PGI logo cropped.png
Congressional Millionaire’s Club
The Personal Gain Index shines a light on how members of Congress benefit during their tenure.





The Tuesday Count: Two measures perform disappearing act from ballot measure total

From Ballotpedia
Jump to: navigation, search

May 22, 2012

Tuesday Count-Checkmark.png

Donate.png

Edited by Al Ortiz

The Tuesday Count took a step back this past week, leaving the total at 97 ballot measures in 31 states. However, there was still plenty of certification movement below the surface. The reason: one measure was added in Alabama while two were taken off the ballot in Ohio and Missouri.

The Alabama Legislature referred a measure related to Medicaid in the state. The amendment, slated for a September 18 special election, would authorize the transfer of $145.8 million from an oil and gas trust fund to the General Fund for the state Medicaid budget.[1]

Article XVIII of the Alabama Constitution requires a three-fifths (60%) vote of the Alabama State Legislature to qualify an amendment for the ballot.[2]

Meanwhile, the de-certification that occurred in Ohio is not without controversy. An election law veto referendum was taken off of the ballot this past week, much to the dismay of initiative organizers.

The veto referendum would have repealed an elections law that was passed in the state of Ohio in 2011. The targeted election law would have moved future primary election dates from March to May, among other provisions.

Additionally, the legislation would have shortened the period of mail-in absentee voting from 35 days before the election to 21. The number of days residents can vote early would be limited to 14 days before the election. Currently, the number of days residents can vote early is also 35 days.

The veto referendum to take down the legislation made it onto the ballot after initiative sponsors of the repeal gathered 231,184 valid signatures from registered voters by the deadline.

However, it was reported on February 1, 2012 that a legislative proposal was introduced in 2012 session to repeal the new election law, therefore aiming to do the same as the citizen-initiated veto referendum. This, according to reports, was done to avoid a referendum election that could cost the state money.[3]

The bill that was considered in the state legislature was Senate Bill 295. According to reports, the bill was to be voted on by the Senate Oversight and Reform Committee in order to have it considered by the full chamber.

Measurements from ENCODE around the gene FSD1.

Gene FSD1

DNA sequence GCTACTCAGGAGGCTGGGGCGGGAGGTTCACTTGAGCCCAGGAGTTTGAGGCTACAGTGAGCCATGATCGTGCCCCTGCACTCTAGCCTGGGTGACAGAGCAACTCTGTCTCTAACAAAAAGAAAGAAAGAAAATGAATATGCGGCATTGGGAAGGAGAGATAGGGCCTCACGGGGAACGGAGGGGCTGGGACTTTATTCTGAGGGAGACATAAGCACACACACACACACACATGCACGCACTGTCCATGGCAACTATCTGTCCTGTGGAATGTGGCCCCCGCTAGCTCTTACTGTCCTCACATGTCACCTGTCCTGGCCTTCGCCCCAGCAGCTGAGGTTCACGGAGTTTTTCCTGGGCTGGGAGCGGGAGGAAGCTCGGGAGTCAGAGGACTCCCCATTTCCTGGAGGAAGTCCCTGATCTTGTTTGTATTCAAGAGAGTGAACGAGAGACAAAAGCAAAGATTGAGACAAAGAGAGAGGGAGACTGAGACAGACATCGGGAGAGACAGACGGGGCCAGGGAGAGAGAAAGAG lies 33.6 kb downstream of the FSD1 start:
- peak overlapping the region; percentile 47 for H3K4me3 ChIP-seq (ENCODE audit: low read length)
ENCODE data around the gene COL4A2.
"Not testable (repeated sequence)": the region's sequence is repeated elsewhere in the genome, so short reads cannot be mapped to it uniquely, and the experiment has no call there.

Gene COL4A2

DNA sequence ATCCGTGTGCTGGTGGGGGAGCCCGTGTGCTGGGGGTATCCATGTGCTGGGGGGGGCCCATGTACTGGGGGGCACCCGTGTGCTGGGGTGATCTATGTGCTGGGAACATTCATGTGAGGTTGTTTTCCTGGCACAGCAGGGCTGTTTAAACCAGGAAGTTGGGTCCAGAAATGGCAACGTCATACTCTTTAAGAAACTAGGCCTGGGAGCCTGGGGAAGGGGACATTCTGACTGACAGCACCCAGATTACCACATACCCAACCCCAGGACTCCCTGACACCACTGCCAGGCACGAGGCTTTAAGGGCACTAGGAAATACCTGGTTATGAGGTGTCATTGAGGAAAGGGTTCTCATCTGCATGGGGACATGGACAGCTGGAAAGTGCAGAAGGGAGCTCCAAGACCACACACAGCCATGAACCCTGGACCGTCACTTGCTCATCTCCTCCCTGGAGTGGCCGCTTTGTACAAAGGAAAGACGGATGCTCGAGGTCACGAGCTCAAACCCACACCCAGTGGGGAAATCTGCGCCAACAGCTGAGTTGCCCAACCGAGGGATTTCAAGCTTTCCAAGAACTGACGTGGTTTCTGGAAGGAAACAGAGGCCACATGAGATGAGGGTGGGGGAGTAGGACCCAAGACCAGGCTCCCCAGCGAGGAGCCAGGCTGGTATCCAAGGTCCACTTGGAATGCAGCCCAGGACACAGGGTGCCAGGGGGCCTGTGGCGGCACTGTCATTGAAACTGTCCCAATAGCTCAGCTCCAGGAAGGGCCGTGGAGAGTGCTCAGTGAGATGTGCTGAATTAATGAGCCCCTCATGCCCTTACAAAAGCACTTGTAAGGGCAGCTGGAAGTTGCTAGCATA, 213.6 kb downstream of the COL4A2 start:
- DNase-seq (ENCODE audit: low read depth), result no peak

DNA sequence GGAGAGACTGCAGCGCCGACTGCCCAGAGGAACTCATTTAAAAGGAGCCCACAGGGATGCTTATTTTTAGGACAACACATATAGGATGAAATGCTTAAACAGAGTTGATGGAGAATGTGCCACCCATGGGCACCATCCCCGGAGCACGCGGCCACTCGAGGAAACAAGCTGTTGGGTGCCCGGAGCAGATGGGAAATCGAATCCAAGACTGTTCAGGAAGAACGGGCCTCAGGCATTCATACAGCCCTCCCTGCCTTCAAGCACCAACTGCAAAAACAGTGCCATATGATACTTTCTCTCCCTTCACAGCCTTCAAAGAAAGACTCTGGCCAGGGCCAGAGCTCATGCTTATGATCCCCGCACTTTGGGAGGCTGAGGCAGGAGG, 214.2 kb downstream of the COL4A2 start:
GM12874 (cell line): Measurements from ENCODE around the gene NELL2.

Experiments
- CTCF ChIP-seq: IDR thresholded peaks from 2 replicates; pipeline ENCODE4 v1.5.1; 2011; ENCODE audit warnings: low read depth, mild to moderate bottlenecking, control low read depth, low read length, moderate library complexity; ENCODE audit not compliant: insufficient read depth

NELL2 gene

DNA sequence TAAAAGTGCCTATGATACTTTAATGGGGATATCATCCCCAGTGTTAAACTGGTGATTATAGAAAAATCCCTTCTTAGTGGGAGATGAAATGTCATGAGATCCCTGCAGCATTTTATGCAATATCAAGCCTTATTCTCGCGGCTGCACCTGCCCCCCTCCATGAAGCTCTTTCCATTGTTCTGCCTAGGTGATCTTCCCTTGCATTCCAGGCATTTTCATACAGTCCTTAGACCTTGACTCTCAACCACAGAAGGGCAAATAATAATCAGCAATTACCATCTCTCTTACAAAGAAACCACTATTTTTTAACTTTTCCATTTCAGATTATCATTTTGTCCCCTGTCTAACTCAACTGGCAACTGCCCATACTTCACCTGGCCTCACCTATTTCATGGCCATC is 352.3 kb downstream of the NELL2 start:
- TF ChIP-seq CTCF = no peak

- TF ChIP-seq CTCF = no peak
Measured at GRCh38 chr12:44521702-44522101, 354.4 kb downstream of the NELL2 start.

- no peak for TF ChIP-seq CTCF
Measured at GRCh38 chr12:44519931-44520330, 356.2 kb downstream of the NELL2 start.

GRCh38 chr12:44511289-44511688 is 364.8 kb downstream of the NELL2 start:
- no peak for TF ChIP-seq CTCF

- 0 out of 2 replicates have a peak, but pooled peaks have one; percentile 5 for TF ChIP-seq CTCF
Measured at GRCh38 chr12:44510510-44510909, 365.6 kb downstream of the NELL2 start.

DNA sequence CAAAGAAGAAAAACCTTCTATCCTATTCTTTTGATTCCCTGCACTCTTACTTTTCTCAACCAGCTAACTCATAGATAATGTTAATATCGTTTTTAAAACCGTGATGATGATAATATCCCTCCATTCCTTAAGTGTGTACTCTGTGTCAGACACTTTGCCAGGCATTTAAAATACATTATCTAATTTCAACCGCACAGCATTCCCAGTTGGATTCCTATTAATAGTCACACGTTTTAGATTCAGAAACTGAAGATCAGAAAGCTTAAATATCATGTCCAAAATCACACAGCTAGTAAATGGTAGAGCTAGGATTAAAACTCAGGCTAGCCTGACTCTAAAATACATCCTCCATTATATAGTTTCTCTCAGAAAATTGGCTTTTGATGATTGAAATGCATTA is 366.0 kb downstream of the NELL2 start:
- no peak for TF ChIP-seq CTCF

Some critics stated that the proposal violated the rights of referendum by citizens and could discourage future referendum efforts. Norman Robbins, a voting rights advocate, stated, "This is an outright violation of Ohio citizen's rights to ask for a referendum, and would discourage any future campaigns on other issues because the ruling majority could simply repeal the referendum issue before the election."[4][5]

After final legislation approval earlier this month, on May 15, Ohio Governor John Kasich signed Senate Bill 295, therefore overturning the law and foregoing placing a referendum on the ballot in November.[6]

In Missouri, the voter identification amendment met its fate when state legislature failed to replace the ballot language that would appear before voters in the fall. This lead to the proposal's removal from the ballot. The proposed ballot title for the amendment was previously found by the Missouri Supreme Court to be misleading and that revisions were required to keep it in front of voters in November.

Featured campaign quotes:
Oklahoma SQ 762 - Support
Speaker of the State House Kris Steele
Letting the governor focus on parole recommendations for violent crimes is a critical component of Oklahoma’s recent progress to build a stronger, more effective criminal justice system.[7]

Oklahoma SQ 762 - Opposition
State Representative Jason Murphey
When you take the governor out of [the parole] process [for non-violent crimes] the people of Oklahoma have no one to hold accountable...[7]

This leaves the state with two statewide questions on the ballot.

Rumblings in Maine

As stated previously, the Tuesday Count's total decreased by one this past week. That could change soon though, as five bond measures currently on the Maine Governor's desk could cause the ballot measure total to shoot up quickly.